Citizens Property Insurance Corporation v. Admiralty House, Inc., 66 So. 3d 342 (Fla. 2d DCA 2011).
The policyholder demanded appraisal on a supplemental claim for hurricane damage. In accordance with the insurance policy, Citizens Property Insurance Corporation (“Citizens”) requested a sworn statement in proof of loss, supporting documentation, an examination under oath, and an inspection of the policyholder’s books and records. Citizens ultimately denied the claim based on the policyholder’s failure to comply with its post-loss obligations. The policyholder sued for breach of contract and declaratory judgment to determine, among other things, whether the policyholder was entitled to appraisal. After the policyholder moved to compel appraisal, Citizens argued that an evidentiary hearing was necessary to determine whether the policyholder complied with its post-loss conditions. The trial court compelled appraisal without taking evidence. Citizens appealed.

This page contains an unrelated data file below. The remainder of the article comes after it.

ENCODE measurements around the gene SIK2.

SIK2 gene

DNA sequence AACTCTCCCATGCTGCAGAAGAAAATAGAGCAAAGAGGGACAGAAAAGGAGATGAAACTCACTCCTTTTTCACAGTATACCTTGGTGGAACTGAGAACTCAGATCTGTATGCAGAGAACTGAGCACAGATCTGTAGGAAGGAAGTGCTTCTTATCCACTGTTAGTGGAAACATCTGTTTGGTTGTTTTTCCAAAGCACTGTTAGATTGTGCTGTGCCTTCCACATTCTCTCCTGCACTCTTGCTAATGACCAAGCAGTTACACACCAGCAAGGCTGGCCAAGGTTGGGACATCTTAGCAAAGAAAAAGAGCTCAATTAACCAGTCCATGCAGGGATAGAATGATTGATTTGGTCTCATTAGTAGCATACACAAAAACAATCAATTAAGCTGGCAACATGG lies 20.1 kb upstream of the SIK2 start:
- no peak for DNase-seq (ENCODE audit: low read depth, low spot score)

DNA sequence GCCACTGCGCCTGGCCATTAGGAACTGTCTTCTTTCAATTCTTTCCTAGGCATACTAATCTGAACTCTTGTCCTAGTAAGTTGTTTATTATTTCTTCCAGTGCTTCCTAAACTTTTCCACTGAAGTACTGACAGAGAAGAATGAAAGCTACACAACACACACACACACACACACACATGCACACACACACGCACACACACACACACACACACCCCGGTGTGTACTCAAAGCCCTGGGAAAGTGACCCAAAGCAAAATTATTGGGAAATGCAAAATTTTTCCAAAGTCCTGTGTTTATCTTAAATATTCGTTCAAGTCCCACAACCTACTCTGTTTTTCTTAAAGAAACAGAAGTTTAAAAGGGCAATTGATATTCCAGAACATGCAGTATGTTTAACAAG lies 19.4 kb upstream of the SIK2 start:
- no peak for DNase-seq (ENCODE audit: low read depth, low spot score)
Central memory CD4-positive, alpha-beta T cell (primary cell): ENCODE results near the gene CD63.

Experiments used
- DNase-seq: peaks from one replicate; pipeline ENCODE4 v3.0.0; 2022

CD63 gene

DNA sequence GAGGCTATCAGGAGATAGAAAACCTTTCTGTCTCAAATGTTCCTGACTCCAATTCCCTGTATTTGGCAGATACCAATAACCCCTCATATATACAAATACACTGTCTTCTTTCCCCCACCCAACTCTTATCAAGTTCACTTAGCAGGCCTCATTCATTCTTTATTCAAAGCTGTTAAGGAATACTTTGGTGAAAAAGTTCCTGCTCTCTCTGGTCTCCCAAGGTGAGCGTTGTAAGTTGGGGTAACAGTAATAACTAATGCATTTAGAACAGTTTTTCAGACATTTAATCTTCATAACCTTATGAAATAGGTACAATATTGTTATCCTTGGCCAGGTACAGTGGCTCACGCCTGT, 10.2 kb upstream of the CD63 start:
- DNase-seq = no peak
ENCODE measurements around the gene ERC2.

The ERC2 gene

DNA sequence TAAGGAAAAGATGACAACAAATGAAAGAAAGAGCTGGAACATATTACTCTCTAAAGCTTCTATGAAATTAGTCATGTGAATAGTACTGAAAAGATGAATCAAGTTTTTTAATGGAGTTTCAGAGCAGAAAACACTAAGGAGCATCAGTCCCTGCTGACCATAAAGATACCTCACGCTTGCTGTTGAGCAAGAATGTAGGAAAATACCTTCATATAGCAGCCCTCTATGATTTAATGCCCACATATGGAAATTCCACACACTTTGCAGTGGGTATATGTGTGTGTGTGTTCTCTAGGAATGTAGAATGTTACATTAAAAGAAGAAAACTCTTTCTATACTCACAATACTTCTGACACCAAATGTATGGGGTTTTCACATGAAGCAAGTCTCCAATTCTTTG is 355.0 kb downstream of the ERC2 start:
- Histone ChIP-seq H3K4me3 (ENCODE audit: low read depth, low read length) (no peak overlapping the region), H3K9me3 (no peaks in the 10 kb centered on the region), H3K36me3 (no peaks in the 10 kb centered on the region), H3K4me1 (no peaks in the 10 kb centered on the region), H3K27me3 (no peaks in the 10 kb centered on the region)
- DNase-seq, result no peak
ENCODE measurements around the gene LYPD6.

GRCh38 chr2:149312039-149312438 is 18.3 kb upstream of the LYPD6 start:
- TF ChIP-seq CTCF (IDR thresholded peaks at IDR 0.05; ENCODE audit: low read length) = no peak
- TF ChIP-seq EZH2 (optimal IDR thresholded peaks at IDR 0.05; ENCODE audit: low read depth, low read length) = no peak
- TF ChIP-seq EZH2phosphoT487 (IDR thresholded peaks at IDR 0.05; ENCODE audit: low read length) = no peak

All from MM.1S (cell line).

Appraisal is not ripe unless the policyholder has complied with all post-loss conditions, and the insurer has a reasonable opportunity to investigate and adjust the claim. For this reason, before compelling appraisal, trial courts must make a preliminary determination as to whether the policyholder has complied with its post-loss obligations. But the Second District Court of Appeal held that the trial court should have made this preliminary determination before granting the policyholder’s motion to compel appraisal. Thus, the court reversed and remanded for an evidentiary hearing.
The Second District noted that the policyholder had not waived its right to appraisal by invoking the appraisal clause in its count for declaratory judgment. The court also recognized that Citizens, as a public body, was entitled to an automatic stay of the appraisal proceedings under Florida Rule of Appellate Procedure 9.310(b)(2).
Appellate Counsel: J. Pablo Caceres and Lori A. Vella of Butler Pappas Weihmuller Katz Craig, LLP, Tampa, for Citizens Property Insurance Corporation.